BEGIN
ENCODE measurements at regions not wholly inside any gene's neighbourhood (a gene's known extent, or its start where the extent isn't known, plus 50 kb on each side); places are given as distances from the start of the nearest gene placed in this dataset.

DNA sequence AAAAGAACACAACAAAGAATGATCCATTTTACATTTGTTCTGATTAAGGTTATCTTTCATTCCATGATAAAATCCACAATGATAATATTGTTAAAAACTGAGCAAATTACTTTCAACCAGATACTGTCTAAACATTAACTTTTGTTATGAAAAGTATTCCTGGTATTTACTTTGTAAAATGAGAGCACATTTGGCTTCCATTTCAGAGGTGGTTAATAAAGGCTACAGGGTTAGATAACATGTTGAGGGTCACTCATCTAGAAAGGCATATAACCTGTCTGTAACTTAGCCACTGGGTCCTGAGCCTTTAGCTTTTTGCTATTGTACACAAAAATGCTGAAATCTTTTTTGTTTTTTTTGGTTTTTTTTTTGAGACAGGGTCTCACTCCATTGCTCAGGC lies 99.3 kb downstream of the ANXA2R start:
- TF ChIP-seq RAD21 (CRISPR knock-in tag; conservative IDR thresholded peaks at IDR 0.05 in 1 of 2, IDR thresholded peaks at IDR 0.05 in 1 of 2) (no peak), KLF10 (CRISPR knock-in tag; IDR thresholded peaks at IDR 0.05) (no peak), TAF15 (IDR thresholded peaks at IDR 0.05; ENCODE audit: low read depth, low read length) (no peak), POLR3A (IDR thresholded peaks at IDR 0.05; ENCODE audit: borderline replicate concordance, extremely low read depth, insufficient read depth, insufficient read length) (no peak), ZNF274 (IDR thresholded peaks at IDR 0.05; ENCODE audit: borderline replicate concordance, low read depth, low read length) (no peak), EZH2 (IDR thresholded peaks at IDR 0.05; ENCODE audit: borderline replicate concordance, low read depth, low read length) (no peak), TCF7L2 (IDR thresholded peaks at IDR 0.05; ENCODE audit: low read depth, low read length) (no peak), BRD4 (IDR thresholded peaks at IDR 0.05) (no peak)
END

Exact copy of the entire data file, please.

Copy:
ENCODE measurements at regions not wholly inside any gene's neighbourhood (a gene's known extent, or its start where the extent isn't known, plus 50 kb on each side); places are given as distances from the start of the nearest gene placed in this dataset.

DNA sequence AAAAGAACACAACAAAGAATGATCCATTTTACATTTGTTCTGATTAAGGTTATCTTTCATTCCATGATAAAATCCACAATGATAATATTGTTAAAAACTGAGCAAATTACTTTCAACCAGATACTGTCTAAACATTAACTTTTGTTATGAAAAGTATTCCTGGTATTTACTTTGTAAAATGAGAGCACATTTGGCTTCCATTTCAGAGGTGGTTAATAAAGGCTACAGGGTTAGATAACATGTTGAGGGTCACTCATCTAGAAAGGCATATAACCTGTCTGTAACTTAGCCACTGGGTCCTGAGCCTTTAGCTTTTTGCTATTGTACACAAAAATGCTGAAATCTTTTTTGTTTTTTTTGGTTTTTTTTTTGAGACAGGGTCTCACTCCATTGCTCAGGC lies 99.3 kb downstream of the ANXA2R start:
- TF ChIP-seq RAD21 (CRISPR knock-in tag; conservative IDR thresholded peaks at IDR 0.05 in 1 of 2, IDR thresholded peaks at IDR 0.05 in 1 of 2) (no peak), KLF10 (CRISPR knock-in tag; IDR thresholded peaks at IDR 0.05) (no peak), TAF15 (IDR thresholded peaks at IDR 0.05; ENCODE audit: low read depth, low read length) (no peak), POLR3A (IDR thresholded peaks at IDR 0.05; ENCODE audit: borderline replicate concordance, extremely low read depth, insufficient read depth, insufficient read length) (no peak), ZNF274 (IDR thresholded peaks at IDR 0.05; ENCODE audit: borderline replicate concordance, low read depth, low read length) (no peak), EZH2 (IDR thresholded peaks at IDR 0.05; ENCODE audit: borderline replicate concordance, low read depth, low read length) (no peak), TCF7L2 (IDR thresholded peaks at IDR 0.05; ENCODE audit: low read depth, low read length) (no peak), BRD4 (IDR thresholded peaks at IDR 0.05) (no peak)